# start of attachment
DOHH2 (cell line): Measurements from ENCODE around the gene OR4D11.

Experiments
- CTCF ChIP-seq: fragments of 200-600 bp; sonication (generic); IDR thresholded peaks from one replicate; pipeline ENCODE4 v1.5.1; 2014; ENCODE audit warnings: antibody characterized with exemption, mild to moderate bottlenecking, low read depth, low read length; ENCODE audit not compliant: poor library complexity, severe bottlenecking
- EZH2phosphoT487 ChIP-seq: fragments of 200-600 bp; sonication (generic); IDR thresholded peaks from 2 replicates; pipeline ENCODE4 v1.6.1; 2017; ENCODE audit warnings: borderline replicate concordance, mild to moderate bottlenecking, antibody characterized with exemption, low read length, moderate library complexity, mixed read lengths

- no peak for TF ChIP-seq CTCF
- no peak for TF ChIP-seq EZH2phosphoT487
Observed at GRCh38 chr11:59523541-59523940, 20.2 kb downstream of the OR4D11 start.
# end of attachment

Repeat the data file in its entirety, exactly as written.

DOHH2 (cell line): Measurements from ENCODE around the gene OR4D11.

Experiments
- CTCF ChIP-seq: fragments of 200-600 bp; sonication (generic); IDR thresholded peaks from one replicate; pipeline ENCODE4 v1.5.1; 2014; ENCODE audit warnings: antibody characterized with exemption, mild to moderate bottlenecking, low read depth, low read length; ENCODE audit not compliant: poor library complexity, severe bottlenecking
- EZH2phosphoT487 ChIP-seq: fragments of 200-600 bp; sonication (generic); IDR thresholded peaks from 2 replicates; pipeline ENCODE4 v1.6.1; 2017; ENCODE audit warnings: borderline replicate concordance, mild to moderate bottlenecking, antibody characterized with exemption, low read length, moderate library complexity, mixed read lengths

- no peak for TF ChIP-seq CTCF
- no peak for TF ChIP-seq EZH2phosphoT487
Observed at GRCh38 chr11:59523541-59523940, 20.2 kb downstream of the OR4D11 start.